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Customer service

Philip Kotler defines customer service as 'all the activities involved in making it easy for customers to reach the right parties within the company and receive quick and satisfactory service, answers and resolutions of problems'.

Customers have expectations, and when these ar met, there is customer satisfaction. When they exceeded, there may be delight, but this depends n the degree of involvement in the purchase. There is scale between the chore of the weekly shop at the supermarket and the purchase of something expensive such as r that, for many people, only takes place once every few years. The scope for delight and, conversely, dissatisfaction is greater in the latter situation.

The telephone n be used to sell some services, such as banking r insurance, entirely replacing face-to-face contact. The customer helpline n be channel of communication to complement face-to-face contact. r it n be used before r after buying goods as source of information r channel of complaint.

The figures familiar: 95 r cent of dissatisfied customers don't complain, but just change suppliers. As the article in the main course unit relates, customers receiving good service create new business by telling up to 12 other people. Those treated badly will tell up to 20 people. Eighty r cent of those who feel their complaints r handled fairly will stay loyal, and customer allegiance will be built. Customer retention is key: studies show that getting repeat business is five times cheaper than finding new customers. Customer defection must, of course, be reduced as much as possible, but company n learn lot from the ones who do lv through lost customer analysis: getting customers to give the reasons why they have defected, and changing the way it does things.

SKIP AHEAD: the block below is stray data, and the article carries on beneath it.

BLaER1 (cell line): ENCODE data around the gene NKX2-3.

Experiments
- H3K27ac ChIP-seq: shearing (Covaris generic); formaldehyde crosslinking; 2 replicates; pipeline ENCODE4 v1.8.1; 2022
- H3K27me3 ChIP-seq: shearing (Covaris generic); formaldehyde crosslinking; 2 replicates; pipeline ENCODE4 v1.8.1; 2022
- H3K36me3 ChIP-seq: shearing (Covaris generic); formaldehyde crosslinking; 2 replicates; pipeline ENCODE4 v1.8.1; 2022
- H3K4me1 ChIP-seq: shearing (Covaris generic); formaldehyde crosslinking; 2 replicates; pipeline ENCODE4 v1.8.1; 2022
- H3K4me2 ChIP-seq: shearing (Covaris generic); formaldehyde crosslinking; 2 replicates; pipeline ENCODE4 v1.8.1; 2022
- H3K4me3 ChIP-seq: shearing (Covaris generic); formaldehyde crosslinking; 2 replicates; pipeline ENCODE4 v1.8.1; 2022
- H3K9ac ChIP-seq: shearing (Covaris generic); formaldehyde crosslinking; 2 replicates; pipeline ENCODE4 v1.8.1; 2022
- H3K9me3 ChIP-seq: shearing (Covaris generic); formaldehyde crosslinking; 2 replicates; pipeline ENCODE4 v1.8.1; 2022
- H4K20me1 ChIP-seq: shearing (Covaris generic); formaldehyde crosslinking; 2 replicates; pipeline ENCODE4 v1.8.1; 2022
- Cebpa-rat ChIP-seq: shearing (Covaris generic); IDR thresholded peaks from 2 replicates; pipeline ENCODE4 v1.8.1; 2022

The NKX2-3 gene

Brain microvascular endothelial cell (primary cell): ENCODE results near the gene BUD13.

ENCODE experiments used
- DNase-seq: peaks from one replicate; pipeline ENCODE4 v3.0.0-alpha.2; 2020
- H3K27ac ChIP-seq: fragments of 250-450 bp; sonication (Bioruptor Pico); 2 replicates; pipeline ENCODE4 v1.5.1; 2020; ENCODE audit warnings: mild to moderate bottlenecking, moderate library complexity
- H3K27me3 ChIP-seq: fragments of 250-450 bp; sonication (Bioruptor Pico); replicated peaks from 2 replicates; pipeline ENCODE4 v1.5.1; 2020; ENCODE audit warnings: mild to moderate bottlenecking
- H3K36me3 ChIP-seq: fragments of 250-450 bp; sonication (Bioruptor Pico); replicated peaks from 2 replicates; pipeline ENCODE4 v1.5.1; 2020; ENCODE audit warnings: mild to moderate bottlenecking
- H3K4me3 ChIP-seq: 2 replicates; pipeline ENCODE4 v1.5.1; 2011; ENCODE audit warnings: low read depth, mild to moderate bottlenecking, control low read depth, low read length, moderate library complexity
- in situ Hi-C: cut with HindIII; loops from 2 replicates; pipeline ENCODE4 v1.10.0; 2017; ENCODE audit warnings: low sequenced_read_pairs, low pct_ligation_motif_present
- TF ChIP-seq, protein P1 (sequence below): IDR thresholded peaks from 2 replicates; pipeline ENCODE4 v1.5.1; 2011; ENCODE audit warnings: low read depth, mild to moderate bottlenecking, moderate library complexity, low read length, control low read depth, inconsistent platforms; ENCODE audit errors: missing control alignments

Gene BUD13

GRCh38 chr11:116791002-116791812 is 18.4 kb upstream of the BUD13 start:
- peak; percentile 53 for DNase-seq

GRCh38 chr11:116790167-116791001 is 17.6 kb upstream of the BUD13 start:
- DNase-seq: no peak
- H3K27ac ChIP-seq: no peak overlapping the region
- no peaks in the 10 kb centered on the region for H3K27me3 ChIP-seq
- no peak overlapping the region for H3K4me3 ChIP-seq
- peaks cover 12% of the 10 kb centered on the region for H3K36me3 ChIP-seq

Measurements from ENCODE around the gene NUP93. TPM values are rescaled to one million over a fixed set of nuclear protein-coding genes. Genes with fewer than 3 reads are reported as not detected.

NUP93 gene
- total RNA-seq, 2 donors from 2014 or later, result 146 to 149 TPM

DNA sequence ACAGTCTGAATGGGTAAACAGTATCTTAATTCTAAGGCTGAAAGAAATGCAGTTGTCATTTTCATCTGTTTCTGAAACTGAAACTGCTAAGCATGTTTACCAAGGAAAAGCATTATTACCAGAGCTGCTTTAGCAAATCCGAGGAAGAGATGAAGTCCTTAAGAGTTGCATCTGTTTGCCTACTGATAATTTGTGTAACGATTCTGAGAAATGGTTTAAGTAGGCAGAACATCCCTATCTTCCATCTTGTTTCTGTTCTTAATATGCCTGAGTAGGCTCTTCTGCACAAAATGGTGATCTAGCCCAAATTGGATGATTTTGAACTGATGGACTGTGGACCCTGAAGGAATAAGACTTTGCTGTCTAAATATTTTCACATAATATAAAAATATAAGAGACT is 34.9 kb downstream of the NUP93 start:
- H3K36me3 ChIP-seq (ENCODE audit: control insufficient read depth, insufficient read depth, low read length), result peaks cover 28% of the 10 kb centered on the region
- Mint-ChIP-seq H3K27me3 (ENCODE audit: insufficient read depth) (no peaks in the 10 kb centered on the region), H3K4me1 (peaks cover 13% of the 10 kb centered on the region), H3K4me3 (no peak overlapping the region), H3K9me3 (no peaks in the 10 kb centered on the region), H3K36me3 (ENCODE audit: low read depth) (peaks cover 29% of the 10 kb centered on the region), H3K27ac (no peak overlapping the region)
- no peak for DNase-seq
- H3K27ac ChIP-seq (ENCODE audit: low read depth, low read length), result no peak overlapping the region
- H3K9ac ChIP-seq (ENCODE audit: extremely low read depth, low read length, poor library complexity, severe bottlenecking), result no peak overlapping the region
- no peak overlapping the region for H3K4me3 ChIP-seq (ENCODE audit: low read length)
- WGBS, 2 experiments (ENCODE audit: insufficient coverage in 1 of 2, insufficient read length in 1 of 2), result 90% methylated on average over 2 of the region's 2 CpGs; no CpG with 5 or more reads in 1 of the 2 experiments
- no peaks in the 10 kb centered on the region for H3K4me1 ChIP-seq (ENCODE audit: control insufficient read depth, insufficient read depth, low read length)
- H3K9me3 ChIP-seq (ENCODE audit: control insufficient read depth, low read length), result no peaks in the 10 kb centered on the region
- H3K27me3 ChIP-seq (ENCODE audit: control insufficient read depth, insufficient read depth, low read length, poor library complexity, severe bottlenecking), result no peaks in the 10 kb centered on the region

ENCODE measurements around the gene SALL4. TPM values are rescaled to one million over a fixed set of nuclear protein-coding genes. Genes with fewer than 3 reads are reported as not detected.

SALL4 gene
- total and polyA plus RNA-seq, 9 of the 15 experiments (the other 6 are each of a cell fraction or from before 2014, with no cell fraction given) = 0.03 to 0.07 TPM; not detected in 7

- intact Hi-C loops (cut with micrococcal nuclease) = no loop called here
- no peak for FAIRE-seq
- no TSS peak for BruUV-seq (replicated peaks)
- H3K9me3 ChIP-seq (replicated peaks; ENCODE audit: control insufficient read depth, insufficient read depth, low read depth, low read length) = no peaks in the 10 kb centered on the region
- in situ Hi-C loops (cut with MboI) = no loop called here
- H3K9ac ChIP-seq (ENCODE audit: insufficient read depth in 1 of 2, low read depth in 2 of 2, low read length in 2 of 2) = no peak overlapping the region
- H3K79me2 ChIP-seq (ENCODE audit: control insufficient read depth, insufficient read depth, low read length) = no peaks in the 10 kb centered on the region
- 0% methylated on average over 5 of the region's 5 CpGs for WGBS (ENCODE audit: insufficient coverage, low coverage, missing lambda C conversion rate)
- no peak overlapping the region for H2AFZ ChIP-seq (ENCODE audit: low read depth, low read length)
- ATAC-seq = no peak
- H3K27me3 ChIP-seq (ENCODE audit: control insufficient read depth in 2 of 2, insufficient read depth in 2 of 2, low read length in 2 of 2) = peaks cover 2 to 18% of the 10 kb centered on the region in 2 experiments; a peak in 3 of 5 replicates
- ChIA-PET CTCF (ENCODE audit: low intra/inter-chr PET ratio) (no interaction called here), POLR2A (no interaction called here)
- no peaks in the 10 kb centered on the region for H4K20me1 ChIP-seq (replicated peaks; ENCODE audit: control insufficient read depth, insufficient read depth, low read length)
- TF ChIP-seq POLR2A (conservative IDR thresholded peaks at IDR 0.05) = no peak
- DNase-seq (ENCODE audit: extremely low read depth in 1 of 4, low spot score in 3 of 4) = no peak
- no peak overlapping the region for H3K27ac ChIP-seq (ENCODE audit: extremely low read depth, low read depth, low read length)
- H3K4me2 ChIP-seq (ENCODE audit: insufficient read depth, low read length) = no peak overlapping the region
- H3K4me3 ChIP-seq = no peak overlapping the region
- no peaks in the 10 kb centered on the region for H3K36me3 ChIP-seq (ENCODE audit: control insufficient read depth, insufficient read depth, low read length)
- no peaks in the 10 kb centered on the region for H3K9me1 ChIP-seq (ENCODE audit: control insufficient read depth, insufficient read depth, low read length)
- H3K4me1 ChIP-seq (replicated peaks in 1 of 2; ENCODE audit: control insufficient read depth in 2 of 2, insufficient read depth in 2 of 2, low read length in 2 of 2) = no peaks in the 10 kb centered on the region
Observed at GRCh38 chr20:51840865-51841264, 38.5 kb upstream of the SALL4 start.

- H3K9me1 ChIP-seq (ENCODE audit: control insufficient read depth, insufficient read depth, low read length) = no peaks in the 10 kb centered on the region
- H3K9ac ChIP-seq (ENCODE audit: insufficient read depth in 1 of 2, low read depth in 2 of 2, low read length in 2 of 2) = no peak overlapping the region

Service providers, such as mobile phone r bl V companies, have to deal with churn, the number of customers who go to another provider r stop using the service altogether each year.

In many services, satisfaction is hard to achieve because the customer interaction is difficult to control, which is why service organizations like airlines, banks and legal firms create high levels of dissatisfaction. If product r service breaks down, fixing the problem may build customer loyalty, but it will also eat into the profit margin. Customers must be satisfied r delighted, but at profit. If salespeople r call-centre staff r hotel receptionists over-zealous, there may be lots of satisfied customers, but the business may be operating at loss.

Kotler says that it is not companies that compete, but marketing networks comprising number of companies. For example, is assembled from components made by several manufacturers, sold through call centre which may be subcontractor, delivered by transport company and perhaps serviced by yet another organisation as part of the manufacturer's product support. It is the customer's total experience that counts. Making the computer is just n part of this. The logistics of selling and organizing the services needed by each customer becomes key.


Read on

Philip Kotler: Marketing Maageet, Prentice Hall, 1999 edition, ch. 2: 'Building Customer Satisfaction, Value, and Retention'

Adrian Palmer: Priciples of Services Marketing, Grw-ill, 1998

Ron Zemke, John . Woods: Best Practices i Custoer Service, , 1999


Date: 2015-01-02; view: 2644

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